The move would allow Ukrainian forces to move cautiously toward reclaiming the country’s only Russian-occupied provincial capital in what would be a major victory.
In a statement carried by Russian state news agencies, Russia’s defence ministry said the withdrawal was completed at 5am on Friday and no military equipment was left behind.
Reports have emerged of residents hoisting Ukrainian flags in places the Russians retreated from, including the city of Kherson.
A Ukrainian regional official, Serhii Khlan, said he was told the flags are “appearing en-masse all over the place”.
He disputed a Russian claim retreating forces took all their equipment with them, saying he was told “a lot” of hardware got left behind.
Mr Khlan, who spoke to journalists from outside the city, said he heard some Russian troops were also left behind and had dressed in civilian clothes, possibly with plans to engage in acts of sabotage. He said their exact number was unclear.
The Kremlin remained defiant on Friday, insisting the development in no way represents an embarrassment for Russian president Vladimir Putin.
Moscow continues to view the entire Kherson region as part of Russia, Kremlin spokesman Dmitry Peskov said. He said the Kremlin does not regret holding festivities just over a month ago to celebrate the illegal annexation of Kherson and three other occupied or partially occupied regions of Ukraine.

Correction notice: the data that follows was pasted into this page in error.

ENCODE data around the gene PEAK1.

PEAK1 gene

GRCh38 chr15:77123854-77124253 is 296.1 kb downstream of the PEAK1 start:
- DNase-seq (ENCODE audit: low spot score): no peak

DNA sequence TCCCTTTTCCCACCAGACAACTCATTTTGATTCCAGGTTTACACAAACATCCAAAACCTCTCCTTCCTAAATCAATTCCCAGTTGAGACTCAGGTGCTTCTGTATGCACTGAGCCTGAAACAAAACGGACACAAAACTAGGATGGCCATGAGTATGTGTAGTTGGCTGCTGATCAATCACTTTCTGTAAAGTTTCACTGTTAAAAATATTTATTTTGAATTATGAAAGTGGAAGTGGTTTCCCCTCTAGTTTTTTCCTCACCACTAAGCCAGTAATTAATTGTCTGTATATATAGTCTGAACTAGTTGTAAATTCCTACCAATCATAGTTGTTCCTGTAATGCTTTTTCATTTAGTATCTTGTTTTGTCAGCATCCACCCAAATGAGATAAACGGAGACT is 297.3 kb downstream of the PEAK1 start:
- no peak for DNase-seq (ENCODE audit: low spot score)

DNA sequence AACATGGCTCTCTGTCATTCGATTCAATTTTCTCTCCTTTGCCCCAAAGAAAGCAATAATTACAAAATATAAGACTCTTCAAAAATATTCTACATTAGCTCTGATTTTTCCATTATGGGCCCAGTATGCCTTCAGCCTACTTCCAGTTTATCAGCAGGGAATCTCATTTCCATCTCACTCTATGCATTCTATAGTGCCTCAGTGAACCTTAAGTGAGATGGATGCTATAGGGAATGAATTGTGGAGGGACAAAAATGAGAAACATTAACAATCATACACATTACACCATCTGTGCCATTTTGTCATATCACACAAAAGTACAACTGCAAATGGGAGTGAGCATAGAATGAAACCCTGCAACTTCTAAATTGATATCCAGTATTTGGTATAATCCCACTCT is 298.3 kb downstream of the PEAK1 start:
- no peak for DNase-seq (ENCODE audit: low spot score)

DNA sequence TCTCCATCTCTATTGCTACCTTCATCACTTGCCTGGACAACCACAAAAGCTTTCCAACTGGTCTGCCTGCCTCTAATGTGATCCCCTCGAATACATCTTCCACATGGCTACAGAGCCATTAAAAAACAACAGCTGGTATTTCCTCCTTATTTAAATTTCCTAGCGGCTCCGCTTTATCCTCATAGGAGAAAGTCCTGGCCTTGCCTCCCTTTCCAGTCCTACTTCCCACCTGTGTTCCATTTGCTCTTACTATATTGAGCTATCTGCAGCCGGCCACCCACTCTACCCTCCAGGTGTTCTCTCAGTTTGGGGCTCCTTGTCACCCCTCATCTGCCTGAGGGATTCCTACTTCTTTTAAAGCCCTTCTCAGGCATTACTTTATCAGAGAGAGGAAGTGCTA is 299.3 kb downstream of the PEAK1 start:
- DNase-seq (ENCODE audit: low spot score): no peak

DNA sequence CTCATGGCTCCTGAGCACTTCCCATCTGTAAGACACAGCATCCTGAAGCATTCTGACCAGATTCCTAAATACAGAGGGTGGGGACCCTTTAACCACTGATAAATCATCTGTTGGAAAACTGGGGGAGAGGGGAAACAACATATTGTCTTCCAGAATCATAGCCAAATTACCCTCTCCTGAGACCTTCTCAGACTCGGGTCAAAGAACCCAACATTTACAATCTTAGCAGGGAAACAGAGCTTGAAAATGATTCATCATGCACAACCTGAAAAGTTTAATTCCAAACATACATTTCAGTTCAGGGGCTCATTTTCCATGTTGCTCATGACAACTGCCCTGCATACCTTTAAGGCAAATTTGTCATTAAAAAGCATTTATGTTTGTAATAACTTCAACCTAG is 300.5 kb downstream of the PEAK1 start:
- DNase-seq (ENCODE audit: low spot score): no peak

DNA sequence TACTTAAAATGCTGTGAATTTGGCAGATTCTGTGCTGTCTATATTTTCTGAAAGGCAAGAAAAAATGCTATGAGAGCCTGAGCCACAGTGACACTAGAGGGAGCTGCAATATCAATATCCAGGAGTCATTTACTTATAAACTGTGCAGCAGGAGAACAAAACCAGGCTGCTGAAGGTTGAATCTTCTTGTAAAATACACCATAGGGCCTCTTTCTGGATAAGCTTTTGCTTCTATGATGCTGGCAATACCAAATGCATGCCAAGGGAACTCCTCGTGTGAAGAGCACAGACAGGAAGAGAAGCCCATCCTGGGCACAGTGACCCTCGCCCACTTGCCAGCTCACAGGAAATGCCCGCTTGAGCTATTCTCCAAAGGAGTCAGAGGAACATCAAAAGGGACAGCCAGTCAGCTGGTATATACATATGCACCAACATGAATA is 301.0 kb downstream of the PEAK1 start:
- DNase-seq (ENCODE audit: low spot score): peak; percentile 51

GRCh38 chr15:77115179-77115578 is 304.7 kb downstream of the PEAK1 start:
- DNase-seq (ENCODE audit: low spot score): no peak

Despite abandoning their positions on the western bank, Russian forces still control about 70 per cent of the Kherson region. Shortly before the Russian announcement, the office of Ukrainian president Volodymyr Zelensky described the situation in the province as “difficult”.
It reported Russian shelling of some of the villages and towns Ukrainian forces reclaimed in recent weeks during their counteroffensive in the Kherson region.
The General Staff of Ukraine’s army said Russian forces also left looted homes, damaged power lines and mined roads in their wake. On Thursday, Ukrainian presidential adviser Mykhailo Podolyak predicted the departing Russians would seek to turn Kherson into a “city of death” and continue to shell it after relocating across the Dnieper River.
Ukrainian officials were wary of the Russian pullback announced this week, fearing their soldiers could get drawn into an ambush in Kherson city, which had a pre-war population of 280,000.
Military analysts had also predicted it would take Russia’s military at least a week to retreat.
Without referencing events unfolding in Kherson, Mr Zelensky said in a video message thanking US military personnel on Veterans Day that “victory will be ours”.
“Your example inspires Ukrainians today to fight back against Russian tyranny,” he said.